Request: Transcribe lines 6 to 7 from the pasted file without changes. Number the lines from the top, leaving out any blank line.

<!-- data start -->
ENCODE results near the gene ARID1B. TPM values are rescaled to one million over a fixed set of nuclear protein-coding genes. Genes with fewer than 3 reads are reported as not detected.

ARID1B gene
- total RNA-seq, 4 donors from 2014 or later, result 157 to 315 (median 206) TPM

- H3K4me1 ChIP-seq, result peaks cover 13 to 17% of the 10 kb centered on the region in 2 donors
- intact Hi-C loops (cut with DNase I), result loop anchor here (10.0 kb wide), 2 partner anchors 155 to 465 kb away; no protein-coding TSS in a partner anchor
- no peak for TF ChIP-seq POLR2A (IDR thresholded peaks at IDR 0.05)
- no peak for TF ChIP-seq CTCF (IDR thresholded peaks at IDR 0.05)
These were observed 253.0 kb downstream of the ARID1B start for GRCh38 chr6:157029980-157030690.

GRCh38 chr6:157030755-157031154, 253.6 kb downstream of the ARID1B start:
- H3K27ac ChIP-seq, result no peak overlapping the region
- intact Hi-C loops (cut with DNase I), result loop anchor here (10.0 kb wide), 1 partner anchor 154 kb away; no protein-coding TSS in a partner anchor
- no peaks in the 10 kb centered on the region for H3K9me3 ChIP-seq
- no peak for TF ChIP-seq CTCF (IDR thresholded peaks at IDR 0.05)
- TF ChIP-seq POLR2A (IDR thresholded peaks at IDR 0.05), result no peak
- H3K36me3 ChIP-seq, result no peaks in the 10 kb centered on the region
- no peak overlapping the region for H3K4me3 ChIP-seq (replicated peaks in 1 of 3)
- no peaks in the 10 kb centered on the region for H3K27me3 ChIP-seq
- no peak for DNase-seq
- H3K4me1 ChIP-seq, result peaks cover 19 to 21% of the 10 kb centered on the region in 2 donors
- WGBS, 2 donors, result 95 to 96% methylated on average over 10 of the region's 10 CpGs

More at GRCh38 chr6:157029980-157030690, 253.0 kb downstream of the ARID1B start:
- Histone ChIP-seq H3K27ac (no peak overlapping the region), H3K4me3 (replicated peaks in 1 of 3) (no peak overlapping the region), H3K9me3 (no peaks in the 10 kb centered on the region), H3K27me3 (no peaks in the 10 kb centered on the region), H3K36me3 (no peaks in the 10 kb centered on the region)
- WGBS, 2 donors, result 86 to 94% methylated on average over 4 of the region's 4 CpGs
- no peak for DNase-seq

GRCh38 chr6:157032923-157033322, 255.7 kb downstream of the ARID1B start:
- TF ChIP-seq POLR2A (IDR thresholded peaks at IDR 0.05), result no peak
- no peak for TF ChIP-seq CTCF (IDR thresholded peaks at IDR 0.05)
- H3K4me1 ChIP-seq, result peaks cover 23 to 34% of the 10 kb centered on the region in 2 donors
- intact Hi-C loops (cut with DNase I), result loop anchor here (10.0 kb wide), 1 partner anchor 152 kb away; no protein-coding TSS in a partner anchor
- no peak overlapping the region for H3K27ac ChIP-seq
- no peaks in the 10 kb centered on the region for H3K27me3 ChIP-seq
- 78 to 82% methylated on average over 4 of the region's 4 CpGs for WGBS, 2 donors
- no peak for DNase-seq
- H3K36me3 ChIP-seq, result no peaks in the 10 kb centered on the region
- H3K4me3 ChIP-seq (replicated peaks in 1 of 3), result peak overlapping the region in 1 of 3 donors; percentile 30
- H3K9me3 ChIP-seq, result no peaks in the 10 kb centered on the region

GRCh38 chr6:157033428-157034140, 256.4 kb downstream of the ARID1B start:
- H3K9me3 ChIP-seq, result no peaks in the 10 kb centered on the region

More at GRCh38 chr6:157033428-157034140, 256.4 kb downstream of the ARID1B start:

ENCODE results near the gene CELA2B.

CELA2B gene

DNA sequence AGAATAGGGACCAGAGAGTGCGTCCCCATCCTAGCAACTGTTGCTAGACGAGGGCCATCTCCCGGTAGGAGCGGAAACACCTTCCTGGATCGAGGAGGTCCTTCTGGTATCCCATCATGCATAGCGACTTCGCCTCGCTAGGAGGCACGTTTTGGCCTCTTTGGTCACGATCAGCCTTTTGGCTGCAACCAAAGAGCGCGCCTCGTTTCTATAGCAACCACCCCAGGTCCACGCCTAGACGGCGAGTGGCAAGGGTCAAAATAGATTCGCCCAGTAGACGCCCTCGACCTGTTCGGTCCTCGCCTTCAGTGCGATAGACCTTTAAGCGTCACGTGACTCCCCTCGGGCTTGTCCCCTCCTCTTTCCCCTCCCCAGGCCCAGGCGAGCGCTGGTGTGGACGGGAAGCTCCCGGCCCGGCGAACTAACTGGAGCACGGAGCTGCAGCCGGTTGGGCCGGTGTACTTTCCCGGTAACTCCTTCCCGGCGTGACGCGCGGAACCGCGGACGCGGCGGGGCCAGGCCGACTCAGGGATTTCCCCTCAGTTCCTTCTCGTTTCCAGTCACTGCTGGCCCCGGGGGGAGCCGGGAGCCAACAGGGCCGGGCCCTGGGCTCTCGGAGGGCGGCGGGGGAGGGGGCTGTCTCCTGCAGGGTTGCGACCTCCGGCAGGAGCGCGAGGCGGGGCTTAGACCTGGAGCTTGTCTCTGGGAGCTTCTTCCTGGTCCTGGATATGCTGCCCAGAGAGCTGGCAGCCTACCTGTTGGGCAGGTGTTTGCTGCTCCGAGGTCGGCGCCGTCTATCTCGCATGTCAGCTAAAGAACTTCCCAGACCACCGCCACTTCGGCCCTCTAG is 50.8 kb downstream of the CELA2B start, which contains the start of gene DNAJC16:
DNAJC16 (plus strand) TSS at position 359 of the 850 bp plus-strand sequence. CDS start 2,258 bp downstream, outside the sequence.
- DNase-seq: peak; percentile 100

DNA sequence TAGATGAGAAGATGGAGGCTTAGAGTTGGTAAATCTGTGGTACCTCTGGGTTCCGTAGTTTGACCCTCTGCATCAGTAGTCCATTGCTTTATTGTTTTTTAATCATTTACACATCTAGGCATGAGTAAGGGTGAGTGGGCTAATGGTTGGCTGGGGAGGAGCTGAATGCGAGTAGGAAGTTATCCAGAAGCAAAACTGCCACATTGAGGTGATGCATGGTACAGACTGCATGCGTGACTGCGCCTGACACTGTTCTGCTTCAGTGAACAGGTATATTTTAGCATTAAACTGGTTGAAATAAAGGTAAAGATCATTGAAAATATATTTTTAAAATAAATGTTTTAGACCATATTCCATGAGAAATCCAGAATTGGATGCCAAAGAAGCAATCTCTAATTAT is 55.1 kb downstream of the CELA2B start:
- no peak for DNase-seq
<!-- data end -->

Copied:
- no peak for TF ChIP-seq POLR2A (IDR thresholded peaks at IDR 0.05)
- no peak for TF ChIP-seq CTCF (IDR thresholded peaks at IDR 0.05)